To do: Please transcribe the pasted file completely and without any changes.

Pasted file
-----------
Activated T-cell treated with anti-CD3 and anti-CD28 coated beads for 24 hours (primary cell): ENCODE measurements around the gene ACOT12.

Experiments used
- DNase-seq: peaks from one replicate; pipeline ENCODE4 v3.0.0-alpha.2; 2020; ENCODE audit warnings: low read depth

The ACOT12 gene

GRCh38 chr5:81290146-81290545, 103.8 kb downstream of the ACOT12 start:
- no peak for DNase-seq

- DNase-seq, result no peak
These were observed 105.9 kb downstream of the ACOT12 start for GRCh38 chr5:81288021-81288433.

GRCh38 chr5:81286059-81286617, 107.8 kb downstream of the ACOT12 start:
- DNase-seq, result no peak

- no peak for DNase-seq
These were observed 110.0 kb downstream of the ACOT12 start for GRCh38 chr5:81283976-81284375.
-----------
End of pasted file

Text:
Activated T-cell treated with anti-CD3 and anti-CD28 coated beads for 24 hours (primary cell): ENCODE measurements around the gene ACOT12.

Experiments used
- DNase-seq: peaks from one replicate; pipeline ENCODE4 v3.0.0-alpha.2; 2020; ENCODE audit warnings: low read depth

The ACOT12 gene

GRCh38 chr5:81290146-81290545, 103.8 kb downstream of the ACOT12 start:
- no peak for DNase-seq

- DNase-seq, result no peak
These were observed 105.9 kb downstream of the ACOT12 start for GRCh38 chr5:81288021-81288433.

GRCh38 chr5:81286059-81286617, 107.8 kb downstream of the ACOT12 start:
- DNase-seq, result no peak

- no peak for DNase-seq
These were observed 110.0 kb downstream of the ACOT12 start for GRCh38 chr5:81283976-81284375.